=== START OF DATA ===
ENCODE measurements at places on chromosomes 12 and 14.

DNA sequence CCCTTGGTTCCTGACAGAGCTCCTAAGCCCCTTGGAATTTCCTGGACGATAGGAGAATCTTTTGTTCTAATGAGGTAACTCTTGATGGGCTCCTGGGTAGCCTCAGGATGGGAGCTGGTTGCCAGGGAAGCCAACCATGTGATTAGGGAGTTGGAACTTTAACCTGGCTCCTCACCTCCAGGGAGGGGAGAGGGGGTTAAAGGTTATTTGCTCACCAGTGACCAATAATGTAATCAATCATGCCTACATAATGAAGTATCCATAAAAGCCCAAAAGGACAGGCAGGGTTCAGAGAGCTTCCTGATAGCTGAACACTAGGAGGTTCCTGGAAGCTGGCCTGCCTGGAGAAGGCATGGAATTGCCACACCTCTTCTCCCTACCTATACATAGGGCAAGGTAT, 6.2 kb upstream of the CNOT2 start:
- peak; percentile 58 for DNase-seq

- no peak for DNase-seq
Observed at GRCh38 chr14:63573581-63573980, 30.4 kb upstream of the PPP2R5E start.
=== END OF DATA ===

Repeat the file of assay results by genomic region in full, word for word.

ENCODE measurements at places on chromosomes 12 and 14.

DNA sequence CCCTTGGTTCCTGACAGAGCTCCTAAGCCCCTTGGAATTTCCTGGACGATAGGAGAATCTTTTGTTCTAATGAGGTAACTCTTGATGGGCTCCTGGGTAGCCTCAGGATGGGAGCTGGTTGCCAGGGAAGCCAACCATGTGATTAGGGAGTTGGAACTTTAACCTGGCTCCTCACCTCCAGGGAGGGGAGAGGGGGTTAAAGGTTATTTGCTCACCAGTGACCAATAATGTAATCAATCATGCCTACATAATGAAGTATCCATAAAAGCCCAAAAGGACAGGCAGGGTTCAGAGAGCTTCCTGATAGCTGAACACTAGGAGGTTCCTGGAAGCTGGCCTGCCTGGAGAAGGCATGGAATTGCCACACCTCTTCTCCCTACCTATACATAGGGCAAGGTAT, 6.2 kb upstream of the CNOT2 start:
- peak; percentile 58 for DNase-seq

- no peak for DNase-seq
Observed at GRCh38 chr14:63573581-63573980, 30.4 kb upstream of the PPP2R5E start.